Wednesday, November 19, 2014

embrace your challenges

So I've fallen behind on blog keeping again. So I would like to share a little snippets from my life outside of NJSYO again to keep the topic fresh!

A violinist friend (a very fine violinist too) of mine recently took up conducting. He has taken very serious seminars in conducting, and seems to be studying very hard every day. But a conductor needs an ensemble to conduct, so with a help from a mutual friend of ours, who organizes concerts, theater productions, competitions, and music festivals, which I have participated in myself numerous times, he has gathered up some of his fine musician friends (myself included), and started a string orchestra!

We just had our first rehearsal the other day. What is nice about this group is that many of us have known each other for years. We may not be the closest friends with each other, but most of us have met each other in numerous and various occasions through random and not so random gigs over the years, so the rehearsal just felt like friends hanging out and playing music together for fun. My favorite part is that I don't have to be so "proper" to speak with the conductor. And because he is still new to conducting, we get to help him improve by making suggestions, and listen to his concerns. All of us are serious musicians who play professionally so that the rehearsal is extremely productive, but also humorous and super fun at the same time. I've done many gigs like this in the past where friends come together and play at professional level, in fact I was one of the first to do so among my friends, but without financial help, things can turn really tricky really fast, and most of these "fun gigs" never last very long. But since this group will be presented by a larger organization, it has a potential to last long. And my friend has slightly more business oriented mind than I do (I have zero...), and is creative in that sense, which is another promising fact.

But like in anything the first time is exciting, but really tough. Musically too. The first rehearsal, to me was more about getting to know my fellow players than getting to know the pieces. We can play the notes, but the toughest part was playing those notes tightly together, as a unit. And also musicians need to get used to his conducting, which like in anything, when you are just starting out, you don't have a sense of style, and nobody, no matter how talented, can skip that phase. When you don't have your own style, it is very hard for the audience, or in this case, the ensemble members to get to "know" you.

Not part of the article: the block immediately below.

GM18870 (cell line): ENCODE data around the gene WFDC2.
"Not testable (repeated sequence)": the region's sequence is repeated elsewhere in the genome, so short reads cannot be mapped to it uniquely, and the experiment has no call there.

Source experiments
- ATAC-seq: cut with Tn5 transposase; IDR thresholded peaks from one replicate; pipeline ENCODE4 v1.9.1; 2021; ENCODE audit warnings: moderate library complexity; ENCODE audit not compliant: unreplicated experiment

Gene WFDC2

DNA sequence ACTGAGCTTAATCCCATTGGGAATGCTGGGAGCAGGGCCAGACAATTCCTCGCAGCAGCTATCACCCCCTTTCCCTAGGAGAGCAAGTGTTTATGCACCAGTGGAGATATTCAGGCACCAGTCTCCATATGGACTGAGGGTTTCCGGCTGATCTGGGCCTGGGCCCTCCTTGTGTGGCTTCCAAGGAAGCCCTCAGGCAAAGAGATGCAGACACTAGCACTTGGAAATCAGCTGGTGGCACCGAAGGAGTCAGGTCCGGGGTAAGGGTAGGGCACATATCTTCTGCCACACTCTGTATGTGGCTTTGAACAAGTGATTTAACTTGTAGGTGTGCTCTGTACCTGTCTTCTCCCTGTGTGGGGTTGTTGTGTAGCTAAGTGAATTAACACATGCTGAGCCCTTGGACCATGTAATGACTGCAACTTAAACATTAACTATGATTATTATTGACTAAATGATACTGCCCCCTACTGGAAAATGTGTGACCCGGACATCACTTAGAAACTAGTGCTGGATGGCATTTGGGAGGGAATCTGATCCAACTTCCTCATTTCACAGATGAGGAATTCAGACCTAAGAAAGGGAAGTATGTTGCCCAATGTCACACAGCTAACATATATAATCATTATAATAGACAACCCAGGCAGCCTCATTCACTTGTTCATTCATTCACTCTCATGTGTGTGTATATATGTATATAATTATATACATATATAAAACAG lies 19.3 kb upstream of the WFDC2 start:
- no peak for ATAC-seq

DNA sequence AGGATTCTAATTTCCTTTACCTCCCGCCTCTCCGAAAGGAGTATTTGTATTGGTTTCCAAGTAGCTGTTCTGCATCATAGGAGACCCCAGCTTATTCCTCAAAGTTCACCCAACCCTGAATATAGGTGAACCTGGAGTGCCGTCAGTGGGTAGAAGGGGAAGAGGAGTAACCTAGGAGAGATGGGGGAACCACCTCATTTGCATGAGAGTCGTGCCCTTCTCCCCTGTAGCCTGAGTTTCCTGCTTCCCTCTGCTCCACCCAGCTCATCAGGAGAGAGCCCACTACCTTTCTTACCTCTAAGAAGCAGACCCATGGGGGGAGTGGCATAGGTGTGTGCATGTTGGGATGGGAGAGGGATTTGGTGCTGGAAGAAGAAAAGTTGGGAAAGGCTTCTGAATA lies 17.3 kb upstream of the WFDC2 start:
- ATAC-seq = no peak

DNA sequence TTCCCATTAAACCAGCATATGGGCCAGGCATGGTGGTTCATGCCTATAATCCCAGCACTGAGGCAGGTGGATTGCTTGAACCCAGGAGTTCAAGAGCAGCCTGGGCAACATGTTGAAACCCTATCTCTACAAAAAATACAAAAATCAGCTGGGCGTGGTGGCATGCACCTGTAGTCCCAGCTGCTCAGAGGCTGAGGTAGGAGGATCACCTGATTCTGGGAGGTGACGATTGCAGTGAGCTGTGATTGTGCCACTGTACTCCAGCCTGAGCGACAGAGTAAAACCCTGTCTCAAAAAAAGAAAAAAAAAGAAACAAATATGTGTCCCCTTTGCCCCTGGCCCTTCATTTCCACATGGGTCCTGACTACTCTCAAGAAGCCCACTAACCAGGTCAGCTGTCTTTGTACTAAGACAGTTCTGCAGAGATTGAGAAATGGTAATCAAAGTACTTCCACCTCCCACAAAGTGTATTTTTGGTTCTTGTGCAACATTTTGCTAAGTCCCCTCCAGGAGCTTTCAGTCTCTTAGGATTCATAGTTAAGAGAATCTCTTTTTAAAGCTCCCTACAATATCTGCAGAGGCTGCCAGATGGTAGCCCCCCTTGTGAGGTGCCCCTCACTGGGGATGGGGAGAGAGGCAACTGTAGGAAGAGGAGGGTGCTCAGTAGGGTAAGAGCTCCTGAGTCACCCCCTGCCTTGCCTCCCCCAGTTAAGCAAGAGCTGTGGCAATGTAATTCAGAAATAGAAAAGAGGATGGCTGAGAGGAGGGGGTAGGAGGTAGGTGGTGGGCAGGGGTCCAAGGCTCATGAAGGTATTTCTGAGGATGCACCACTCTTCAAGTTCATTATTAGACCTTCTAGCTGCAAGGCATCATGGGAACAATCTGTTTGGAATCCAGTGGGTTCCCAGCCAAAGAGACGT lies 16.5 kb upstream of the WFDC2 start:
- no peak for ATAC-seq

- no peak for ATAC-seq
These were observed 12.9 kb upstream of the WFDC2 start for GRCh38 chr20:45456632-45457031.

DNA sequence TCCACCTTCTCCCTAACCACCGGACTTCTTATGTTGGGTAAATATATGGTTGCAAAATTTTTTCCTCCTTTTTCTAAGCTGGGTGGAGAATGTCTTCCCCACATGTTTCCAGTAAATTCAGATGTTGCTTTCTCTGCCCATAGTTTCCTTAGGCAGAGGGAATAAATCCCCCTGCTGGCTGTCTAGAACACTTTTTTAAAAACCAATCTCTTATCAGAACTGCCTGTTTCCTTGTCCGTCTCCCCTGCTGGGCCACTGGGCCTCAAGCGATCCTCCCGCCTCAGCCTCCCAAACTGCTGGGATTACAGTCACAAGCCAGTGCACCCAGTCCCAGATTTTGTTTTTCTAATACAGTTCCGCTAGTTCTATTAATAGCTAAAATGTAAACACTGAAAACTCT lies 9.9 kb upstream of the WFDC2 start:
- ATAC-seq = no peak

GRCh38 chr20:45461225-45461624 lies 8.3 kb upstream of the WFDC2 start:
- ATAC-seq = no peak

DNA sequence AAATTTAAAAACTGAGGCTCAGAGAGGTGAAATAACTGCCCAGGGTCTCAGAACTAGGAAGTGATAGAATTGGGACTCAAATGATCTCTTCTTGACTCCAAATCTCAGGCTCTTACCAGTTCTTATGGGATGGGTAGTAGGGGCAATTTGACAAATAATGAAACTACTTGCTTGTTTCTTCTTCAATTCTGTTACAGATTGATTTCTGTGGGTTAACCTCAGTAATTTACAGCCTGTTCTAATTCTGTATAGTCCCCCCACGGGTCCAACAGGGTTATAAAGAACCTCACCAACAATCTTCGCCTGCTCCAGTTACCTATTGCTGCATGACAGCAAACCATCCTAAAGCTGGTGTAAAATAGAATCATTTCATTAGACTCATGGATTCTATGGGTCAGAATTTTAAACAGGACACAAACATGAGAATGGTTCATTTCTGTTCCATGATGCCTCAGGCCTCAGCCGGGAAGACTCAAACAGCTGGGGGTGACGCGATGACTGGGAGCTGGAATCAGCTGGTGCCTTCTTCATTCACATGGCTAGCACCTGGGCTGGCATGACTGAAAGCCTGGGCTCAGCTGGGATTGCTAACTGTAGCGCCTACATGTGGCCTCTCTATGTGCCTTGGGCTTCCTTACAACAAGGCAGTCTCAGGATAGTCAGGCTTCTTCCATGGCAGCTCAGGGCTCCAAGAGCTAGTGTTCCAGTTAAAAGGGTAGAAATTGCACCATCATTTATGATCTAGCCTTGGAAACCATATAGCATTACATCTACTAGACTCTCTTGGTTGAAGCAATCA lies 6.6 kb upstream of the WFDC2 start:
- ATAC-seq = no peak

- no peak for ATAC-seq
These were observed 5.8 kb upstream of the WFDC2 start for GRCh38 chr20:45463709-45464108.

When a person develops his/her "style", in whatever medium, we will see it, and then the question becomes the matter of getting to know and understand that individual's "style", and then everything becomes much easier. In essence I felt like I spent almost all my energy in learning everybody's (all thirteen of us, including the conductor) "style" in our first rehearsal. A daunting task, but I didn't feel overwhelmed. I was instead filled with joy and excitement and curiosity about how this group will come together in the end. And by "in the end" I mean it in many ways. I am excited to see how this group develops. I am curious about how we handle each step of the way. I am extremely curious about how we are going to sound in the next rehearsal, I am eager to find out how our first concert will go. And I look forward to our evolution in the long run.

And by the way, this is how I feel about both CYO and Chamber too. I'm always curious about the developments. I always look for improvements. Improvements are things that keep me going, in any aspects of life. Every time I am given a new role to play, or given new members for me to lead, I focus on improvements, developments, and evolution. I believe in challenge. I believe that successfully overcoming obstacles is what makes you a better person. I don't enjoy things that doesn't offer any challenges. Those easy things make me wonder why I am even alive.

So I am very happy for my violinist friend who is starting his new journey as a conductor. I admire, and fully respect him for that. One must reinvent himself/herself once in a while. The more often you do, the more difficult it gets. but the more often you do, the more you learn, and the stronger you get. I am still too young to put in words why exactly I think these things are important in one's life, but I feel and know that it is, and I for one, cannot live happily without having a goal.

So I guess my point I wanted to make in today's entry is, "embrace challenges and set backs". they are what make you stronger. Even enjoy them if you can. I usually do. Try to enjoy your workout exercises, or practicing, or studying (only what you are passionate about. If you start to enjoy things that are forced on you, you start loosing yourself, which I think is a dangerous way to live for many reasons). See the benefit in overcoming of obstacles, which should be rather easy to do if you can see or imagine what's on the other side. Dream, then walk, climb, swim or crawl, whatever you have to/choose to do to get there, and LOVE THE PROCESS!